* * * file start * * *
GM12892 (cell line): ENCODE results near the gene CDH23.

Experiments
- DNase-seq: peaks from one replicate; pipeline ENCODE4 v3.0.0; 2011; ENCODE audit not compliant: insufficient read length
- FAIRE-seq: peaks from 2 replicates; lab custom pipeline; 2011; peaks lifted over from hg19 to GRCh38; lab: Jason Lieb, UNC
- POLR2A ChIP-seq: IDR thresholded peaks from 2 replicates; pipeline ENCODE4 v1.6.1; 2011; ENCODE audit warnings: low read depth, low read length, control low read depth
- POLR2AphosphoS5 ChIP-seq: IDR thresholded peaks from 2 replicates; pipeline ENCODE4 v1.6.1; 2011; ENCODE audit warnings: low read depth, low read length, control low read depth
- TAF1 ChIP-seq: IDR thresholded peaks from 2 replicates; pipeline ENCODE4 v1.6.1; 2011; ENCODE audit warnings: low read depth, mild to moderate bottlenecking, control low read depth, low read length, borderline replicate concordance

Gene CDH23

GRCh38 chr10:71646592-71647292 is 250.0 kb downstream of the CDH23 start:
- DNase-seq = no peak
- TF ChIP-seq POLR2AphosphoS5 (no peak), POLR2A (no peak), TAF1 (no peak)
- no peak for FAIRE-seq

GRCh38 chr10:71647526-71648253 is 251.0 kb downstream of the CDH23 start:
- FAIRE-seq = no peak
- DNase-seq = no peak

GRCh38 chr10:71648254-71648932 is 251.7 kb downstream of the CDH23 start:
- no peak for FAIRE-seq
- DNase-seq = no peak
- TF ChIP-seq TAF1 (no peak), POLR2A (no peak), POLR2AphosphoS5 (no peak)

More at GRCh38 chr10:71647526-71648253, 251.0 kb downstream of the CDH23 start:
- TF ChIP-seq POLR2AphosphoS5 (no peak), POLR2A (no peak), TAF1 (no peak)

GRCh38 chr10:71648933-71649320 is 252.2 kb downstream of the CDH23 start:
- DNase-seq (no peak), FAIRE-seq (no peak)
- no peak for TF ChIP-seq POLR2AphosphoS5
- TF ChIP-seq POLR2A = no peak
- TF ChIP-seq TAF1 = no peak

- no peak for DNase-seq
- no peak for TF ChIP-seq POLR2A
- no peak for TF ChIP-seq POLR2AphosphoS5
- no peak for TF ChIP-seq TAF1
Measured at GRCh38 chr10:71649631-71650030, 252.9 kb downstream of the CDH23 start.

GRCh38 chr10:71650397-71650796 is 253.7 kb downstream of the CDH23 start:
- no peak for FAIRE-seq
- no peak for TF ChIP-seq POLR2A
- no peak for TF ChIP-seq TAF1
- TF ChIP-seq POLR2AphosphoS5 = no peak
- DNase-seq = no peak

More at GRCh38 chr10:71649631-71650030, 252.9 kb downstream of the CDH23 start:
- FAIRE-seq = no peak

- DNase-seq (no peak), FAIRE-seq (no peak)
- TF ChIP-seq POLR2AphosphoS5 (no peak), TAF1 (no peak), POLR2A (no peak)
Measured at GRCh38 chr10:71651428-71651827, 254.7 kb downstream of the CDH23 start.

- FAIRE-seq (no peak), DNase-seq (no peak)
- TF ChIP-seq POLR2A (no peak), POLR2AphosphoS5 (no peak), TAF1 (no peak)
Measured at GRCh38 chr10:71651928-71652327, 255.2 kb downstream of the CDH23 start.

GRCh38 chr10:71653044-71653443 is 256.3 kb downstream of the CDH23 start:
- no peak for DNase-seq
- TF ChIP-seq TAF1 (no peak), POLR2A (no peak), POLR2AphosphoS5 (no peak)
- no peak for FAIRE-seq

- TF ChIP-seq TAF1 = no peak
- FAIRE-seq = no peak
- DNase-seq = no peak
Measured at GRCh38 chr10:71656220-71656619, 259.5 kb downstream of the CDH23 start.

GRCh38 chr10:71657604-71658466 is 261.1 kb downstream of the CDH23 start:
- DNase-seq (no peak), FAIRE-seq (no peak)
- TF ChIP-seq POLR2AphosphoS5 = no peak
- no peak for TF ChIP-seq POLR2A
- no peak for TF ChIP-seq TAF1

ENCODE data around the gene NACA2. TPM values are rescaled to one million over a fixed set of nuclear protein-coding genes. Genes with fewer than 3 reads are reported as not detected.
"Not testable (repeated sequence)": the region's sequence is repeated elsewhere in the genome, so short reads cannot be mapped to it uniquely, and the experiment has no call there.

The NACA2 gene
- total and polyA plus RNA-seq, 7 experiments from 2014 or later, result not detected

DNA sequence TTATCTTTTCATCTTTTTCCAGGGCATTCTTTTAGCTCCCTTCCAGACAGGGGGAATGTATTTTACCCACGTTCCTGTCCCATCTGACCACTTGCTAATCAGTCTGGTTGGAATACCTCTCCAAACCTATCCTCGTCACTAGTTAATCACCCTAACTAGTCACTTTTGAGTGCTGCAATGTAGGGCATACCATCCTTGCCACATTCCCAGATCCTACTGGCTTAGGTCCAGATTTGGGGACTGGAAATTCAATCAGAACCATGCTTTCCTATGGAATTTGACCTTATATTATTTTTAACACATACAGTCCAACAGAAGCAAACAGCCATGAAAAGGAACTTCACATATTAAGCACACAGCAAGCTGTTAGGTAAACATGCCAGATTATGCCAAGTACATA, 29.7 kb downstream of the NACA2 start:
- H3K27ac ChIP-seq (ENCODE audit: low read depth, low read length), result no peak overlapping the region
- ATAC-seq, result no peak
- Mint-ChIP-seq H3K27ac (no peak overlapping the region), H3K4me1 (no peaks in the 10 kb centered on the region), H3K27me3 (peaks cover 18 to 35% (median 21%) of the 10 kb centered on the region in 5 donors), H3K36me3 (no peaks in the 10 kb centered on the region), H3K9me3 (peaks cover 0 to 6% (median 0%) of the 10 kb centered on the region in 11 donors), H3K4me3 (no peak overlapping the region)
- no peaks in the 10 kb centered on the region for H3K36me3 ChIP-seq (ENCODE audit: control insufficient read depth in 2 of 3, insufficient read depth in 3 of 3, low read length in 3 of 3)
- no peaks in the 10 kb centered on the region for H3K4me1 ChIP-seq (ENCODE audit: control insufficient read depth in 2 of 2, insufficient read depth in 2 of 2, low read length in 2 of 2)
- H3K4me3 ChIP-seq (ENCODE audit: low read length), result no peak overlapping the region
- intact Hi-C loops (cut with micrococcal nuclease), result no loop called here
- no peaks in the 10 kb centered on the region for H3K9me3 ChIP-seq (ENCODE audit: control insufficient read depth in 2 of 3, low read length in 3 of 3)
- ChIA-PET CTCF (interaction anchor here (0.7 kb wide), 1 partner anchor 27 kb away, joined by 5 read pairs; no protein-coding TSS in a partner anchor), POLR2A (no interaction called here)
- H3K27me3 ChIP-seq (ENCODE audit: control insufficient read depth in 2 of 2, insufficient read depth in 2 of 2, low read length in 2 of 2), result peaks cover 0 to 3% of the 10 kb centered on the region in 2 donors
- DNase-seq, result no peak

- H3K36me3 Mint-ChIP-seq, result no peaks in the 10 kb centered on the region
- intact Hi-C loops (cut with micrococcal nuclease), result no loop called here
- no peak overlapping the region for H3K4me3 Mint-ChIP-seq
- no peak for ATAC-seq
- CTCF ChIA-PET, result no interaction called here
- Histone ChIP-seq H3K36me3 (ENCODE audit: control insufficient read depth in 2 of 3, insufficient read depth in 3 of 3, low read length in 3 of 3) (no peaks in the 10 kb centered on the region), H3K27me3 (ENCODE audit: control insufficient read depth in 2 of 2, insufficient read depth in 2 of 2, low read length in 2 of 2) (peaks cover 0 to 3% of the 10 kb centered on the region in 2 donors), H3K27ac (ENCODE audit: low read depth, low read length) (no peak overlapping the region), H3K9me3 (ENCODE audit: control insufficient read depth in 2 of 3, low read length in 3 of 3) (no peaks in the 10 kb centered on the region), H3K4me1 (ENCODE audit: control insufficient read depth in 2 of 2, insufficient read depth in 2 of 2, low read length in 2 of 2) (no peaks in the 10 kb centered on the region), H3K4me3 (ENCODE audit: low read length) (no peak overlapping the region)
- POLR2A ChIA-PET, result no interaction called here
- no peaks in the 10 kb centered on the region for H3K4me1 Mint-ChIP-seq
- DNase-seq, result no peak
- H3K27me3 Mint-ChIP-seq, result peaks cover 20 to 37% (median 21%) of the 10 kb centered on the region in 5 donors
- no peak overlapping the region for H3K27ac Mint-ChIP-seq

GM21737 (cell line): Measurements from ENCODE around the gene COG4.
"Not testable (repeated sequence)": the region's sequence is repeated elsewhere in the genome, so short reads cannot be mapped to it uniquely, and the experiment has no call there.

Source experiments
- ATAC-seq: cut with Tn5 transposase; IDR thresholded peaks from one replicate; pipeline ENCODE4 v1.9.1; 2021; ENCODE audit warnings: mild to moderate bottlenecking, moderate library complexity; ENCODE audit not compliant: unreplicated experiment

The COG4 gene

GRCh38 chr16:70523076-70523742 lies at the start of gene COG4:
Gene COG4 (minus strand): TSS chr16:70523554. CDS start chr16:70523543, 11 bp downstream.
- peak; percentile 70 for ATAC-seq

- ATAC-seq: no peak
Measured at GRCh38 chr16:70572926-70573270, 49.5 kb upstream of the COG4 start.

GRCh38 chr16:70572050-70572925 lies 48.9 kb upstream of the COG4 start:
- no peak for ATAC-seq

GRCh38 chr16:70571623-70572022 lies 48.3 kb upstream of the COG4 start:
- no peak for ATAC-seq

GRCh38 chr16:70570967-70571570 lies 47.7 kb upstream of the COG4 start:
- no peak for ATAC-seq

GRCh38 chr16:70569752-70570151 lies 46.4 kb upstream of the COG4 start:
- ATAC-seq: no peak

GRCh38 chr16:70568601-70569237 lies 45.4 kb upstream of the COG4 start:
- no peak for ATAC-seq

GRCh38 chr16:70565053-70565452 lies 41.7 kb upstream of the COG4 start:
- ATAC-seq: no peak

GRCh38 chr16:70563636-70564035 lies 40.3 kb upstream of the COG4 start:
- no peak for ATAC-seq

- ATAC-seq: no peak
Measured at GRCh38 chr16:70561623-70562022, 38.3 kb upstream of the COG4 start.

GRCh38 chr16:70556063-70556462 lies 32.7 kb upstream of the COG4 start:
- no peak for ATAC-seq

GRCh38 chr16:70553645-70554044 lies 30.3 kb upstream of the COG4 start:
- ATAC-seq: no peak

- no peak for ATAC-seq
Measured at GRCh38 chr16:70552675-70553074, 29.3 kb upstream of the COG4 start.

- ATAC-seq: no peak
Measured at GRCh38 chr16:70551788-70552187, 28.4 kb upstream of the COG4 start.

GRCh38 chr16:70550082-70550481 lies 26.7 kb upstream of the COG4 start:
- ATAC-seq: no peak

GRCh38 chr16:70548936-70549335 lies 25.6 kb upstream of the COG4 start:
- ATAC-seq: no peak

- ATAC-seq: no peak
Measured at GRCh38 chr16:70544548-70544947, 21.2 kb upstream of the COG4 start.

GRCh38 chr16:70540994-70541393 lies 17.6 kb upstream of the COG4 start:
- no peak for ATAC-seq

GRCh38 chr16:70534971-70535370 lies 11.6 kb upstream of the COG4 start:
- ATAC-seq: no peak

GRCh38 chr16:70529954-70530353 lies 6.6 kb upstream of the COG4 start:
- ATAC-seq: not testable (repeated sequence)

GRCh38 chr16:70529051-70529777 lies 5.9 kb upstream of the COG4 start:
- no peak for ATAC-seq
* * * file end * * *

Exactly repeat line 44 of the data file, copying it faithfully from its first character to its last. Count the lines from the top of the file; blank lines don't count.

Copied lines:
- TF ChIP-seq POLR2A (no peak), POLR2AphosphoS5 (no peak), TAF1 (no peak)